DEA CRACKS DOWN ON METH MANUFACTURING WITH "OPERATION SANCTIONED SINS"
The Seattle office of the Drug Enforcement Administration recently completed "Operation Sanctioned Sins" – an initiative aimed at cutting the supply of grey market pseudoephedrine, a key ingredient in methamphetamine. By targeting five key pseudoephedrine wholesale suppliers, the initiative cut the reported sales of these pseudoephedrine tablets by 95 percent. As a result, the number of identified meth lab sites in Washington has also been reduced 68% from a high of 1,890 in 2001 to just 608 as of November 10, 2004.
Preliminary investigation revealed that five companies in Western Washington, which distribute pseudoephedrine, were responsible for 81 percent of the Suspicious Activity Reports that were filed in Washington under a new state reporting law. From July 2003 through January 2004, these five wholesalers distributed approximately 9.8 million tablets of pseudoephedrine or two-way ephedrine, which accounted for approximately 79 percent of all the wholesale distribution of these types of tablets. DEA lab experts and chemists have determined that if these chemicals were used to manufacture methamphetamine, 9.8 million pseudoephedrine tablets would have the capacity to yield approximately 1,225 pounds of methamphetamine.
Special Agents and Diversion Investigators with DEA Seattle worked in conjunction with the United States Attorney's Office, the Washington State Board of Pharmacy and Pierce Country Sheriff's Office to gather evidence establishing that a significant portion of the wholesalers' pseudoephedrine was being diverted for use in methamphetamine labs. Agents identified many small retail stores, often in rural areas, selling unreasonably large quantities of pseudoephedrine. Frequently they sold more than large chain drug stores in urban areas. When confronted with the facts of how their product was being used, all five wholesale distributors agreed to voluntarily surrender their federal license to distribute List I chemicals. List I chemicals are all precursor chemicals used in the manufacture of methamphetamine. Since June 2004, the month these businesses gave up distributing List I chemicals, reported sales of pseudoephedrine and two-way ephedrine tablets plummeted 95 percent, from an all time monthly high of two million tablets a month in August 2003 to less than 42,000 tablets a month in June of 2004.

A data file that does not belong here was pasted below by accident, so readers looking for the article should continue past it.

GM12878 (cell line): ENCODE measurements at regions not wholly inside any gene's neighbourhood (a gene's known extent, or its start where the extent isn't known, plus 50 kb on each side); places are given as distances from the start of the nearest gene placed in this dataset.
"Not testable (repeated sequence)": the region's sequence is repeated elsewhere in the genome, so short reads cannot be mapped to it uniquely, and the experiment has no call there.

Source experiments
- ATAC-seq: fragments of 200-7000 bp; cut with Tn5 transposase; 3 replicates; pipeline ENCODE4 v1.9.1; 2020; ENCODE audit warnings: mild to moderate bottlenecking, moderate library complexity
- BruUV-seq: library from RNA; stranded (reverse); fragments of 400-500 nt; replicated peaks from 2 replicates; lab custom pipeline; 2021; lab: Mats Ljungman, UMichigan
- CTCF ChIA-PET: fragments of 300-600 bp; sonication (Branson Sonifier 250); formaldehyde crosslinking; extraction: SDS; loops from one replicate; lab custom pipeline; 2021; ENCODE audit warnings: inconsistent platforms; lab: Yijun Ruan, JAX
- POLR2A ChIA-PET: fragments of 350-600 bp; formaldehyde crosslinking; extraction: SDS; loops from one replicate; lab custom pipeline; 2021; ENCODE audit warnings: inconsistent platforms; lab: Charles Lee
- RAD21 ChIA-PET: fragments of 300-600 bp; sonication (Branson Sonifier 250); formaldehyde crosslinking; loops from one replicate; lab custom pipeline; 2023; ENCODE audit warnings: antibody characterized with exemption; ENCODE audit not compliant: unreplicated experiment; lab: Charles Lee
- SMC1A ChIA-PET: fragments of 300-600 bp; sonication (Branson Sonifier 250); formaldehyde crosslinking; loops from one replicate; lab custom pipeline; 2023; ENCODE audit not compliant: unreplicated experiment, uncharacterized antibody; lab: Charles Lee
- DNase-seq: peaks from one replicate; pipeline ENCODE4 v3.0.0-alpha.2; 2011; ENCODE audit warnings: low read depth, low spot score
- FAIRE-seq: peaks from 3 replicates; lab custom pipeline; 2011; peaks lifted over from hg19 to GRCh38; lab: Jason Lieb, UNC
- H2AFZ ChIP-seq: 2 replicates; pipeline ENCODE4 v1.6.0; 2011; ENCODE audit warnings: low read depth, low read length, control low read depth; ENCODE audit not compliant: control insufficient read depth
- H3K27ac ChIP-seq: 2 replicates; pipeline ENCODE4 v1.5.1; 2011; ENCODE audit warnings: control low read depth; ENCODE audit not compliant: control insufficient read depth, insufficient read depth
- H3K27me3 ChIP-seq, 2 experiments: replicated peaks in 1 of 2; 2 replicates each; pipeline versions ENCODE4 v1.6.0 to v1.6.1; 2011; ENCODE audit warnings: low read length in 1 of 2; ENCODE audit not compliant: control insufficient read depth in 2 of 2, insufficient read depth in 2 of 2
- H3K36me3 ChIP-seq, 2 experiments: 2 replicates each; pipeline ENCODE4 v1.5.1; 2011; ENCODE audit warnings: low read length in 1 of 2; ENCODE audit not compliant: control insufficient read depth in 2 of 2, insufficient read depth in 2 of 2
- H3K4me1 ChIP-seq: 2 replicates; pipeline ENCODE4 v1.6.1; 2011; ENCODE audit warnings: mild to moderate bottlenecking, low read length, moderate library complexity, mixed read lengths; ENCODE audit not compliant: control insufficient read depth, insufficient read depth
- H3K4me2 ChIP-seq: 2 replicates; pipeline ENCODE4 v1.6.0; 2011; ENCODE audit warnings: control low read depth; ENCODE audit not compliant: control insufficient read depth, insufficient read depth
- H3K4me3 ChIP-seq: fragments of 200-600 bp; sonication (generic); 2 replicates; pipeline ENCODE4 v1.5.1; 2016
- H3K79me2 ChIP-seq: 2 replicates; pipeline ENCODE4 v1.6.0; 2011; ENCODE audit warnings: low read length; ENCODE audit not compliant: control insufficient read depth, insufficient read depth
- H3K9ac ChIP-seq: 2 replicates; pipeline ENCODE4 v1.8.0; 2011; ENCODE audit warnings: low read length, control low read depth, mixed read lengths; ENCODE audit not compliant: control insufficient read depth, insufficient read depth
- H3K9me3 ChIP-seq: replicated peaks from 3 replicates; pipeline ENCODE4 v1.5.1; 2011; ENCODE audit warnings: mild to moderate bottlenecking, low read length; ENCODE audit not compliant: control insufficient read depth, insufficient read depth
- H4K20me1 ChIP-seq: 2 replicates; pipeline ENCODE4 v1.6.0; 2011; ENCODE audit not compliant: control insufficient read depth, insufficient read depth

Meth labs pose serious dangers to the public including exposure to toxic fumes and the possibility of explosion. Cleaning up those sites is expensive: according to the Washington State Department of Ecology and ecological cleanup companies contracted by DEA, the average cost of a lab or lab dumpsite cleanup is estimated to cost between $1,500 and $3,000. The success of Operation Sanctioned Sins translates into about a $2.9 million dollar savings to the taxpayers in clean-up costs for meth labs.
Beyond the dollars saved, the reduction in meth production makes our communities safer. DEA Special Agent in Charge, Rodney G. Benson, points out that "the results of Operation Sanctioned Sins on illicit methamphetamine production in Washington State are sure to have a positive impact on our communities for years to come. DEA is committed to working with all state and local law enforcement agencies, as well as the United States Attorney's Office, to target those individuals manufacturing methamphetamine by stemming their supply of illicit chemicals no matter the source."
Operation Sanctioned Sins was an Organized Crime and Drug Enforcement Task Force (OCDETF) investigation, providing supplemental federal funding to the federal and state agencies involved. Doug Whalley heads the Criminal Enterprises Unit of the United States Attorney's Office and directs the OCDETF initiatives. For additional information contact Jeffrey Eig, Public Information Officer for DEA at (206)553-1411 or Emily Langlie, Public Information Officer for the United States Attorney's office at (206)553-4110.